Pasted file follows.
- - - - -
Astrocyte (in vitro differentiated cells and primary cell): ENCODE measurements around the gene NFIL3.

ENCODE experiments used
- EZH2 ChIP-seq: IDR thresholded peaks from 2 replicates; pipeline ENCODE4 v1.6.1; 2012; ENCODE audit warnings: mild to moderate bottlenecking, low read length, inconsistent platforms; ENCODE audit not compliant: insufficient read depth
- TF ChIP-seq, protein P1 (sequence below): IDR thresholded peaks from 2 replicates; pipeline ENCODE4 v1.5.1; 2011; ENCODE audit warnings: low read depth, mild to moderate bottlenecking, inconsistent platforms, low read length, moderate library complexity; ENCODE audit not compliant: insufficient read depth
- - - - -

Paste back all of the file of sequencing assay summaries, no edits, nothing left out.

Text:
Astrocyte (in vitro differentiated cells and primary cell): ENCODE measurements around the gene NFIL3.

ENCODE experiments used
- EZH2 ChIP-seq: IDR thresholded peaks from 2 replicates; pipeline ENCODE4 v1.6.1; 2012; ENCODE audit warnings: mild to moderate bottlenecking, low read length, inconsistent platforms; ENCODE audit not compliant: insufficient read depth
- TF ChIP-seq, protein P1 (sequence below): IDR thresholded peaks from 2 replicates; pipeline ENCODE4 v1.5.1; 2011; ENCODE audit warnings: low read depth, mild to moderate bottlenecking, inconsistent platforms, low read length, moderate library complexity; ENCODE audit not compliant: insufficient read depth